Richard Posner and Evan Chesler don’t; do you?

Last week, inspired by the pending Supreme Court nomination of Elena Kagan, we embarked upon a fun little imaginative exercise:

What if Supreme Court nominees didn’t have to defend themselves to the American public? What if the U.S. Senate’s constitutional privilege of “advice and consent” was revoked? What would the Court look like if the nominees didn’t have to even pretend to be moderate?

It’s a thought experiment that we’re sure has been done countless times before. But we’ve never done it, so we’ll plunge ahead.

Here are the rules: (1) The nominee should be unconfirmable. (2) The nominees on the right should make Elie angry; the nominees on the left should make Lat uncomfortable. (3) Mealy-mouthed moderates need not apply.

President Elie Mystal kicked things off by nominating his four liberal justices. And they did make me uncomfortable — half of them failed the bar exam.

I was in charge of picking the five conservative justices. So, who are my nominees?

double red triangle arrows Continue reading “The Unconfirmable Supreme Court (Part 2): The Conservatives”

The bottom line here is that Judge Posner is one of the few appellate judges that writes his own opinions. Otherwise it would be like getting quotations from law clerks.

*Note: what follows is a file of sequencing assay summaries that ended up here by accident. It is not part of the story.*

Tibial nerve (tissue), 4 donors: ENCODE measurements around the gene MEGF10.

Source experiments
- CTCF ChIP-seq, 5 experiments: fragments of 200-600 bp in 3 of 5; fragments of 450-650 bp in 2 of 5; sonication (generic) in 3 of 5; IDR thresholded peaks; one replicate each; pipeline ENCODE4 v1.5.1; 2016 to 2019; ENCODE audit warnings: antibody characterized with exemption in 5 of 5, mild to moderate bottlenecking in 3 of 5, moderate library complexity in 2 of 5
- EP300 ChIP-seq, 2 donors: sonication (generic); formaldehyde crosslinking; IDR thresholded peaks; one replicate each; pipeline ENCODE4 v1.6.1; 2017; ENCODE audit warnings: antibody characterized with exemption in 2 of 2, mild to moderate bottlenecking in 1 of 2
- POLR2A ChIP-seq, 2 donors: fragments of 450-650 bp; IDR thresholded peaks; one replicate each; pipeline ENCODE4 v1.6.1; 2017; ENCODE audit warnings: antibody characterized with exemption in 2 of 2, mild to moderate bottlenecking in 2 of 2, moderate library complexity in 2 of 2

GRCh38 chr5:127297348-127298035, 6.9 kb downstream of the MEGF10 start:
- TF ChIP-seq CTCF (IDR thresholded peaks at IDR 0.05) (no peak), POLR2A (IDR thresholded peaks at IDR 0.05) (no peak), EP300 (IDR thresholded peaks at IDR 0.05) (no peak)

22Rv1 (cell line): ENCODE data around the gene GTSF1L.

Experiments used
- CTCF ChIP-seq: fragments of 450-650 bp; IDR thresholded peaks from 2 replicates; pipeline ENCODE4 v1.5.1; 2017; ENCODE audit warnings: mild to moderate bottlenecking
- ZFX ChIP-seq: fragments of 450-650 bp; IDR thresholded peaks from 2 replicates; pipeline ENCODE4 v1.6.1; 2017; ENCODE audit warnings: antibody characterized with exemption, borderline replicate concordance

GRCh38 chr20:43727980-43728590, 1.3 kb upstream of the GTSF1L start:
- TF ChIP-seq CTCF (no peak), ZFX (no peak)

Robert Blomquist, editor of the new book The Quotable Judge Posner.

If you’re tired of reading about the Harvard Law School email controversy — judging from our traffic and comment levels, most of you aren’t, but maybe some of you are — we have some good news. Our coverage is winding down. (We do have a few loose ends to tie up, though, which may take us into the weekend or early next week.)

Before we conclude, we’d like to hear from you, our readers. We’ve heard from the commenters, of course — but many readers never comment, so the commenters aren’t representative of everyone.

Reader polls, which draw much larger participation than the comments, offer a better gauge of audience sentiment. We’d like to poll you on two questions:

(1) Was Crimson DNA’s email racist?

(2) Was Crimson DNA’s email offensive?

Please vote in our two reader polls, after the jump.

double red triangle arrows Continue reading “Was the Harvard Email Racist? Was it Offensive?
Take Our Reader Polls”

Posner.jpgShould Judge Richard Posner leave the Seventh Circuit and run for president? He certainly has the beginnings of a platform.
And, despite some possible leftward drift, Judge Posner’s tendencies still seem to point in a libertarian direction. From The Atlantic: